Hummingbird Clearwing Moth (Hemaris thysbe)
Hummingbird clearwing moth of the hawkmoth family has an extensive range, spreading to the whole of North America. It comes in a wide range of colors, closely similar to the bumblebee and hummingbird in appearance and behavior.
Description and Identification
The larvae have a yellowish-green color with dark green, dark brown, or reddish-brown lines running through their body. A white horn is seen to protrude from the posterior end. Its primary food source includes dogbane, snowberry, honeysuckle, cherry, and several fruit tree varieties.
The pupae are brown-colored, having a hard shell, from which the adults emerge in late spring between May and June.
Sexual Dimorphism: Present
Though they mostly have thread-like antennae, the males of this species could possess bipectinate or comb-like ones.
Color and Appearance
After maturing into adults, their wings are initially reddish or completely black. However, after they take their first flight, most of the scales falls off, making the wings appear transparent with a reddish or brown border when opened. When closed, the pattern remains the same.
Overall, they have an olive green or burgundy back with yellow or white patches on the undersides. The antennae look thick near the base and curved towards the end.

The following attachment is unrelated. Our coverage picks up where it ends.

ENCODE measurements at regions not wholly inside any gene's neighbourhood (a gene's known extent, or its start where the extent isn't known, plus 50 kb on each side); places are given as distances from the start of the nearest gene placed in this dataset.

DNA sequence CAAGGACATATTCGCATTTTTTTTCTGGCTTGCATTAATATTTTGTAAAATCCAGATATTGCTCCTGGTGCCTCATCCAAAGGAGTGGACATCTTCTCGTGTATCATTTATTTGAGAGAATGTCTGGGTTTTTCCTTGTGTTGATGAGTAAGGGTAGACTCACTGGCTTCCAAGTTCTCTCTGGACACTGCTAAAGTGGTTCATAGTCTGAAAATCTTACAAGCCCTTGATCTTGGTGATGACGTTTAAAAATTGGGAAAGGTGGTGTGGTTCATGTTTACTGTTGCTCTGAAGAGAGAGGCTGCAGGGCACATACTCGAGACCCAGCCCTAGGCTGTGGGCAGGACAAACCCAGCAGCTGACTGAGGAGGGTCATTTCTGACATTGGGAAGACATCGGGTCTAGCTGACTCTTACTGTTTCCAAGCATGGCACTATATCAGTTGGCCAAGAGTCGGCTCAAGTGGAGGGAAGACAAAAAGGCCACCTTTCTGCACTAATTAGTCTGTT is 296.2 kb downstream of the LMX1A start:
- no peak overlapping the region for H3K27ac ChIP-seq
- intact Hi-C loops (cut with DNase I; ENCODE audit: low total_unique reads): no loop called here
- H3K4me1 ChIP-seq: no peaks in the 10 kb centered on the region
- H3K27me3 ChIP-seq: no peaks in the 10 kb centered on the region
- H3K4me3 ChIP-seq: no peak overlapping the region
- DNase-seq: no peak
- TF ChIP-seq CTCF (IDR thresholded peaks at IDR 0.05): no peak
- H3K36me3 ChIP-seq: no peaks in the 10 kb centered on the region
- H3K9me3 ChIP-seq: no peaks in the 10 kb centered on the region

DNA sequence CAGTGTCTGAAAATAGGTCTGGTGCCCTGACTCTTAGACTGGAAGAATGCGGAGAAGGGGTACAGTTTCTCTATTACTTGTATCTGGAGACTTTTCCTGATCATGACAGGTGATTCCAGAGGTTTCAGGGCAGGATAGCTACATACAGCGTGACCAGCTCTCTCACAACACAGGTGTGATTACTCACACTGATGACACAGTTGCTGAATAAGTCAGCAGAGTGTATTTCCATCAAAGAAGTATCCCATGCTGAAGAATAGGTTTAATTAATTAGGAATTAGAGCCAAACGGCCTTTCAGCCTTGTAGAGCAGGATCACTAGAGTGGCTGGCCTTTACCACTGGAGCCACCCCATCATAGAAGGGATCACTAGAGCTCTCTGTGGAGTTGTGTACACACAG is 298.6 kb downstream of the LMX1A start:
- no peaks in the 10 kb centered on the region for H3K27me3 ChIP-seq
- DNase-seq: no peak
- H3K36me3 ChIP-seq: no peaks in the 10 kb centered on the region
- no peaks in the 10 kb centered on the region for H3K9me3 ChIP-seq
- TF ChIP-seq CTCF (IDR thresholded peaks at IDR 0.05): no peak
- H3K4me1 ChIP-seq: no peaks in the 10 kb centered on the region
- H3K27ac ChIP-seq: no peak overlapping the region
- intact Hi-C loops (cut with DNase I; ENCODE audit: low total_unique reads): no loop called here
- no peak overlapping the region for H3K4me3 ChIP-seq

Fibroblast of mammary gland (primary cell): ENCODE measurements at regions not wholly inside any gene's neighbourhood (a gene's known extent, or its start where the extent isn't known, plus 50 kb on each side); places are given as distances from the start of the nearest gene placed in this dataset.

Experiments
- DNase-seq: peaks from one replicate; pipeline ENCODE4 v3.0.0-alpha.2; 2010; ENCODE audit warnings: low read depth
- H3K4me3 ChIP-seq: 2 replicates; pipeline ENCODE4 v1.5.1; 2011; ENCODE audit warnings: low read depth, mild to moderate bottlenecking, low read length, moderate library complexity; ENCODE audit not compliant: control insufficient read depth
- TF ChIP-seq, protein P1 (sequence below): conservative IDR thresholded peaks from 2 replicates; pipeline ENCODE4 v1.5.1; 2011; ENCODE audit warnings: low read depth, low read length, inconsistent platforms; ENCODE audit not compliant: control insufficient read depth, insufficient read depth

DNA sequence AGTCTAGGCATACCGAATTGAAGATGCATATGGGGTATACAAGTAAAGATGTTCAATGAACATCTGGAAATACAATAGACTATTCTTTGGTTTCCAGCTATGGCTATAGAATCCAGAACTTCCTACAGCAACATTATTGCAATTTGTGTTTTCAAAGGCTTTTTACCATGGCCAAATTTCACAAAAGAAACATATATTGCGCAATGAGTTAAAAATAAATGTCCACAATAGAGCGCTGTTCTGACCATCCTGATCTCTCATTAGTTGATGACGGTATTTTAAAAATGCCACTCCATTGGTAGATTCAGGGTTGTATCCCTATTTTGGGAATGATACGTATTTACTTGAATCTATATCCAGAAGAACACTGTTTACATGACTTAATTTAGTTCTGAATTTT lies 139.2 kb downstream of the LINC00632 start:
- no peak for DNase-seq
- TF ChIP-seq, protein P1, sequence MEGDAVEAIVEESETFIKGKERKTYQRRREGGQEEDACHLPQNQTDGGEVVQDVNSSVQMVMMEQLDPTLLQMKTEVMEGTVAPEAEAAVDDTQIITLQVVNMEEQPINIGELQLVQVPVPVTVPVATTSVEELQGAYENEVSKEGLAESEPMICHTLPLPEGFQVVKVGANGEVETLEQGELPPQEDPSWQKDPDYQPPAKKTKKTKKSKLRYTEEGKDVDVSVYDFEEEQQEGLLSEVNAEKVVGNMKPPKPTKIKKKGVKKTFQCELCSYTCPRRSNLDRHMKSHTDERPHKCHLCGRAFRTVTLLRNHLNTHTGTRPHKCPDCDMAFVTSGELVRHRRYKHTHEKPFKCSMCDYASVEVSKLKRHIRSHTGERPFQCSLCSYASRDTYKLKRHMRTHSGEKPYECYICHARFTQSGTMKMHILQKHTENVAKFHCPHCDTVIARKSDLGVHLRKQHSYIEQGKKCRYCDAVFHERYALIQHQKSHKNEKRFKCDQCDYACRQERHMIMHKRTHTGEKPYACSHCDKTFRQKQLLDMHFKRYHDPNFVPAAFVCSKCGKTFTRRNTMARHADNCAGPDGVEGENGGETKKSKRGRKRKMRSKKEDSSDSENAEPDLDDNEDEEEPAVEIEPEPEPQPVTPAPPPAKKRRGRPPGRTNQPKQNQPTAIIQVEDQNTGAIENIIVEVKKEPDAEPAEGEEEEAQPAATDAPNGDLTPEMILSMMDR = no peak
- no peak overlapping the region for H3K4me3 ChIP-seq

Average Wingspan: 4 – 5.5 cm
Flight Pattern: Consistent
Season: North: April – August; South: March – June; August – September
The eggs are a little flattened or rounded, with a translucent green coloration, laid on the leaves’ undersides.
|Other Names||Clearwing sphinx moth, hummingbird sphinx moth|
|Distribution||Major parts of North America from Alaska up to Oregon (West) and Newfoundland to Florida (east)|
|Habitat||Flower gardens, forest edges, meadows|
|Predators||Beetles, turtles, squirrel, birds, spiders|
|Lifespan of Adults||Not recorded|
|Host Plants||Dogbane, honeysuckle, hawthorn, cherry, snowberry, European cranberry bush, and plum|
|Adult Diet||Nectar of cranberry, snowberry, blueberry, Japanese honeysuckle, thistle, phlox|
Did You Know
- Danish zoologist Johan Christian Fabricius described it for the first time in 1775.
- The slender clearwing and snowberry clearwing have stripes on their thorax and leg’s undersides absent in this species. This is one of the main distinguishing factors between this and the other species.
- Its species name Thisbe is given about Ovid’s Thisbe with the latter’s blood-stained scarf alluding to the flower’s reddish-brown color.
- Though a flower pollinator, it isn’t a pest, not causing severe harm.
- It prefers purple and pink flowers, moving at a fast pace, often mimicking a hummingbird.